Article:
Engineering complex systems involves unifying multiple disciplines, which often operate in silos and use a wide range of incompatible tools. Engineering for the Internet of Things (IoT) demands even more interconnections. Virtual prototyping with a model-based systems engineering (MBSE) approach – which uses integrated 3D digital simulations of all systems working together – promises relief.
The ability to effectively engineer a complex system is a mammoth undertaking. “The traditional method focuses first on structure – the parts and their interconnections – and assumes that the required behavior will be achieved by a suitable arrangement of interacting parts,” said Hillary Sillitto, a chartered engineer, fellow of the International Council on Systems Engineering (INCOSE), and author based in Scotland.
This “structure first” approach leaves itself wide open to conflicts among subsystems, however. “There are so many potential interactions that this approach can’t guarantee that there are no other undesirable or unacceptable properties or behaviors,” Sillitto said.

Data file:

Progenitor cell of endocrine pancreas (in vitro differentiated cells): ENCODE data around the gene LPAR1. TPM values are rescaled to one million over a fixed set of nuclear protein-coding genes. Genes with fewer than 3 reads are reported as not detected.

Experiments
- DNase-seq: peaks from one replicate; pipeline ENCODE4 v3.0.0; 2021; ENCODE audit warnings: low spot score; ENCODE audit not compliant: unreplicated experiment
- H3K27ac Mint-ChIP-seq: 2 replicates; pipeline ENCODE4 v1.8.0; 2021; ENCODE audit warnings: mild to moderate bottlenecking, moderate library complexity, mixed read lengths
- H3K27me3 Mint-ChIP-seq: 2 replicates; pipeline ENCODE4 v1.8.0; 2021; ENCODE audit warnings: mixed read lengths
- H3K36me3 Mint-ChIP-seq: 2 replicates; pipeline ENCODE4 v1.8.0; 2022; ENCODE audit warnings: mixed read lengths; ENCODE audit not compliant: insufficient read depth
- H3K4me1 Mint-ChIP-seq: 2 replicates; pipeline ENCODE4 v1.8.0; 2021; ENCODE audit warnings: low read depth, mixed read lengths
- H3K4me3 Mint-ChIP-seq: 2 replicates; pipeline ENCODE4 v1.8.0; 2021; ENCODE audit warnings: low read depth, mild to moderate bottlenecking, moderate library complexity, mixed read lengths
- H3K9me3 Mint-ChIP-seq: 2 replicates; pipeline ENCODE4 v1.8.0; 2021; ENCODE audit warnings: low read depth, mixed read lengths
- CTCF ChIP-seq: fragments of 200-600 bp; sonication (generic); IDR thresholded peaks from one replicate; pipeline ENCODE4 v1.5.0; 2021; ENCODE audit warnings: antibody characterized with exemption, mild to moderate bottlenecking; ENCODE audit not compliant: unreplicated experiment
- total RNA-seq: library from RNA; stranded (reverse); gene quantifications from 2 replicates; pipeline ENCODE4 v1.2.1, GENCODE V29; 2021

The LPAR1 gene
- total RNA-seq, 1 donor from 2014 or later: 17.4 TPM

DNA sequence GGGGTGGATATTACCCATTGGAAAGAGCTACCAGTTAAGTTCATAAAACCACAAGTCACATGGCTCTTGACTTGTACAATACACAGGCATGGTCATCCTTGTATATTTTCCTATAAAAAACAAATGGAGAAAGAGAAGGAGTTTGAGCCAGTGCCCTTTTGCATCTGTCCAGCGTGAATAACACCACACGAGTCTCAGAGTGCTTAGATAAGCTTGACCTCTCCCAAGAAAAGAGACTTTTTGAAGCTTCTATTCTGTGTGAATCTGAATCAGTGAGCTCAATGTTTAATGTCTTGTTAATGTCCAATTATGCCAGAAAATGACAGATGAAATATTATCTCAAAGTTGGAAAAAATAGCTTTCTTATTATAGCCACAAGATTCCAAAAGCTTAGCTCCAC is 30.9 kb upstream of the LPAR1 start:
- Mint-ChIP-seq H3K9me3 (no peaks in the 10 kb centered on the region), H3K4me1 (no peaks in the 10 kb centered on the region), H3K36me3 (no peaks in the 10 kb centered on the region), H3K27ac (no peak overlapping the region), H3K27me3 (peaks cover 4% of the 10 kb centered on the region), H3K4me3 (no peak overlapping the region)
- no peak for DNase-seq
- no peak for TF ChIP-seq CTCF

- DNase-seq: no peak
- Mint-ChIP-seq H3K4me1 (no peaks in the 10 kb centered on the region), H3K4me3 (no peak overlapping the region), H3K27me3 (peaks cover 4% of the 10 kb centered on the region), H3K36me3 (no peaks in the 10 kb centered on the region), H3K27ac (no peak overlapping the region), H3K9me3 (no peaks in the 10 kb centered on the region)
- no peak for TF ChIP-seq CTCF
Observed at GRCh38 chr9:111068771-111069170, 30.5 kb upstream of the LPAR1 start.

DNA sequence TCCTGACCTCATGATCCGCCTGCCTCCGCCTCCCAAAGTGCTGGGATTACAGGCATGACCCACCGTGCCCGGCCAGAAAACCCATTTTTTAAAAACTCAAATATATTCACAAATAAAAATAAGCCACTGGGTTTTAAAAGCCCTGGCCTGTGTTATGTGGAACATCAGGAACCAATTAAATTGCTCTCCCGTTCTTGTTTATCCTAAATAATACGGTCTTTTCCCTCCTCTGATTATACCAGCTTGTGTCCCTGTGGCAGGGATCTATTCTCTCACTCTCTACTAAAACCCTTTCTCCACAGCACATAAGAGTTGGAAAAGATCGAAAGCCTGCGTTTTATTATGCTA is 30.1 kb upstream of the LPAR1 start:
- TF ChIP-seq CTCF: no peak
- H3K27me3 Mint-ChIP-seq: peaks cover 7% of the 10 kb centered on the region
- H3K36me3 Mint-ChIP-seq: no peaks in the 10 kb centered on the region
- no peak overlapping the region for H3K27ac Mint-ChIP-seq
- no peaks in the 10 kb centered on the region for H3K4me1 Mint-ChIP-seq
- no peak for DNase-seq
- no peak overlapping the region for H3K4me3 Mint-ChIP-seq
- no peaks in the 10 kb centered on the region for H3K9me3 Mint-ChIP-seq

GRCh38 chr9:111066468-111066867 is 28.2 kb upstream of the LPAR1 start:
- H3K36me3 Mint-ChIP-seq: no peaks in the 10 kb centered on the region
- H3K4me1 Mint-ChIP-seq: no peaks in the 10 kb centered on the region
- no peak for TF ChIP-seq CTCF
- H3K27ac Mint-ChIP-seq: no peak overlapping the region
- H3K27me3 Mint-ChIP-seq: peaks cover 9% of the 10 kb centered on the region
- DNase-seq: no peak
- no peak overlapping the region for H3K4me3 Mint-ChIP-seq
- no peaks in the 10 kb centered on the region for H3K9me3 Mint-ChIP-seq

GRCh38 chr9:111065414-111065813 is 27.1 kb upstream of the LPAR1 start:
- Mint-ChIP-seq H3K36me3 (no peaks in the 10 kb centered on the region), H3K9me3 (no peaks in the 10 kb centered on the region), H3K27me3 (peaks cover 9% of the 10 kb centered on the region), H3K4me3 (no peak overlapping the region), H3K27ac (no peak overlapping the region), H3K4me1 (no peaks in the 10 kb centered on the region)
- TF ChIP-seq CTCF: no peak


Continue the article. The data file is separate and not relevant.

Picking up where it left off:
What’s more, the rise of the Internet of Things (IoT) is multiplying the challenge. “This exponentially growing web of interconnectedness is dramatically increasing the complexity, frequency and propagation of interactions in systems,” said Troy Peterson, fellow and chief engineer at US-based consulting firm Booz Allen Hamilton, assistant director for systems engineering (SE) Transformation at INCOSE and former lead engineer at Ford Motor Company.
German appliance manufacturer Miele, a leader in developing products designed for the IoT, knows these challenges well. “Product features are increasingly the result of complex combinations of hardware and software,” said Matthias Knoke, Miele’s head of virtual product development. “Many functions that traditionally were mechanical have been superseded by mechatronic subassemblies, which augment the range of functionalities considerably. More and more disciplines must be consulted and involved concurrently. Conventional development and testing methods are no longer sufficient.”
Model-Based Systems Engineering
Increasingly, organizations are exploring the potential of a model-based systems engineering (MBSE) approach, using virtual simulations to tame the resulting engineering complexity. Defined by INCOSE as “the formalized application of modeling to support system requirements, analysis, design, verification and validation, beginning in the conceptual design phase and continuing throughout development and later lifecycle phases,” MBSE promises to alleviate many of the challenges facing industrial equipment (IE) companies today.
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